Although our equipment is robust and can withstand most adverse weather conditions, vegetation near the power distribution system is a little more vulnerable to the whims of Mother Nature.
When it’s very windy or stormy, branches may come into contact with system components and cause power outages.
There are four steps to restoring service:
- Next-generation meters and our monitoring systems detect the outage and quickly alert our control centre, which operates 24/7. We first try to restore power to the lines using remote operations.
- If the problem persists, a team is dispatched to inspect the system and identify the cause of the outage. This step can take a long time, especially in poor weather.
- Once the cause of the problem has been found, the on-site crew evaluates the extent of the damage and determines what corrective measures are required.
- We then assign the appropriate teams to do the job, whether it involves cutting branches or replacing damaged equipment. Our teams cannot restore service until all these steps have been completed.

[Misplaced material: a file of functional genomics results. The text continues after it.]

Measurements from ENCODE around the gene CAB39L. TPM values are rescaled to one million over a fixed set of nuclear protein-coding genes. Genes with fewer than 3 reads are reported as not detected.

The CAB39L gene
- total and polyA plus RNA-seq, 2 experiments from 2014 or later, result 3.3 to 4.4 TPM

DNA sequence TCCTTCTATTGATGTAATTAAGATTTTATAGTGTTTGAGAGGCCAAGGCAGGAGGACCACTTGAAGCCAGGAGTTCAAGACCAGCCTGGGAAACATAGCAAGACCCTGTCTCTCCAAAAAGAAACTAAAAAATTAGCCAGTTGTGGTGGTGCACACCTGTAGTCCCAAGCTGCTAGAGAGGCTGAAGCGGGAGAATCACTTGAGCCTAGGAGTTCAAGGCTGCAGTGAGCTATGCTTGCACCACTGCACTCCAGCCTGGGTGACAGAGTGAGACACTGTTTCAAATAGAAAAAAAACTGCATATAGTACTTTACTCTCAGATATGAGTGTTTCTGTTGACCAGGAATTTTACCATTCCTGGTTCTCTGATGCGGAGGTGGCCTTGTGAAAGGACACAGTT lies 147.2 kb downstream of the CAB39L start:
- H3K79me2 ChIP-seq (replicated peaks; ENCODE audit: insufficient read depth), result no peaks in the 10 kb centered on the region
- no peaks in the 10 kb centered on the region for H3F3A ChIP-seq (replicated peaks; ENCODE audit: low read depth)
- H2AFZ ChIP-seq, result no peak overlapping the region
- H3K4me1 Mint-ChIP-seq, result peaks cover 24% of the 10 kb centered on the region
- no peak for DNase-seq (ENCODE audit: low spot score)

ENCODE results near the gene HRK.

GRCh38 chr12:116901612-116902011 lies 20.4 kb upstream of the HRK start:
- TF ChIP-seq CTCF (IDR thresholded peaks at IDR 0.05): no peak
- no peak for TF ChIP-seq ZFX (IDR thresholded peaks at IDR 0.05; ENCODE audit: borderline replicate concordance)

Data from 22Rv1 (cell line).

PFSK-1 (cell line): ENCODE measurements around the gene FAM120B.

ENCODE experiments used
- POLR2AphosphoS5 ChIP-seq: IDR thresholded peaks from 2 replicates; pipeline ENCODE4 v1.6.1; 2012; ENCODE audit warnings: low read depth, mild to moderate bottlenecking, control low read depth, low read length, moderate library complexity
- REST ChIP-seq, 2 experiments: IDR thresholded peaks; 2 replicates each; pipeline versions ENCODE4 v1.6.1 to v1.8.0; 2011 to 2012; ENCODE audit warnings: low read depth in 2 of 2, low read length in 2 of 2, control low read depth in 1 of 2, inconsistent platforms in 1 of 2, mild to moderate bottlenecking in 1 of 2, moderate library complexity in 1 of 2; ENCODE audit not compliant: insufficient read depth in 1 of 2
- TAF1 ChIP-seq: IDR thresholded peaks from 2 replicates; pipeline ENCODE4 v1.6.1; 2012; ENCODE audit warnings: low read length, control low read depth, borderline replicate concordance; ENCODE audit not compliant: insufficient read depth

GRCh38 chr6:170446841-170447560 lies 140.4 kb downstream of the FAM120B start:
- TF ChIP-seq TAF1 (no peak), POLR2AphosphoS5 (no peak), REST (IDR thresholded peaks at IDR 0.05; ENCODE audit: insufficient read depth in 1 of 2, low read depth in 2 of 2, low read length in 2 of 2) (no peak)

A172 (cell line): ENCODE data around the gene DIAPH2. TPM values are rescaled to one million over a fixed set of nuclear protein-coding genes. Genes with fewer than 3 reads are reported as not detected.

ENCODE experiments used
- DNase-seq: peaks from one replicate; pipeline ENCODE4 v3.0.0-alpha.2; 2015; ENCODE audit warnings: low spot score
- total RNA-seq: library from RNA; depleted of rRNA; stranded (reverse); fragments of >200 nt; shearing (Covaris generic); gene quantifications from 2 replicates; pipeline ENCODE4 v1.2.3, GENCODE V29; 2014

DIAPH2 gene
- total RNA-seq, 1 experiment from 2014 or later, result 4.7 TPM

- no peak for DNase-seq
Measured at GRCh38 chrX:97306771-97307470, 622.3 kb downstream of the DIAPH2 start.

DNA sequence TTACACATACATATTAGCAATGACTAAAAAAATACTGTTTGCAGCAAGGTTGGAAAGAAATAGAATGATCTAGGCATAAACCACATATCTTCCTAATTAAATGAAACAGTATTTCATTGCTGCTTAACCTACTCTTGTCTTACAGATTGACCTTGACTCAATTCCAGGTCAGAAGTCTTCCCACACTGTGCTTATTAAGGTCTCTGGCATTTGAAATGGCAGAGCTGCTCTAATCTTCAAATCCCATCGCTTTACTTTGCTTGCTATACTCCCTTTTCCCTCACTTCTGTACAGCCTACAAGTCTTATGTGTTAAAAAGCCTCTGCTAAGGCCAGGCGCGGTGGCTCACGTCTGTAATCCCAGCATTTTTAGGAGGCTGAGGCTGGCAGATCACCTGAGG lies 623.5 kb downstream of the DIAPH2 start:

Losing power is never fun, but rest assured that when outages occur, hydroquebec crews do their utmost to restore service as quickly as possible. But what causes outages?
In summer and winter alike, Hydro-Québec’s electric power distribution system is put to the test.
Although our equipment is robust and can withstand most adverse weather conditions, vegetation located near power lines is a little more vulnerable to the whims of Mother Nature.
When there are strong winds or violent storms, contact between branches and system elements can cause a power outage that can affect many customers.
Since the most violent storms occur between June and August, it’s no surprise that most power outages happen during the summer. In winter, heavy snow often bends branches or trees to the point that they touch power lines, causing outages.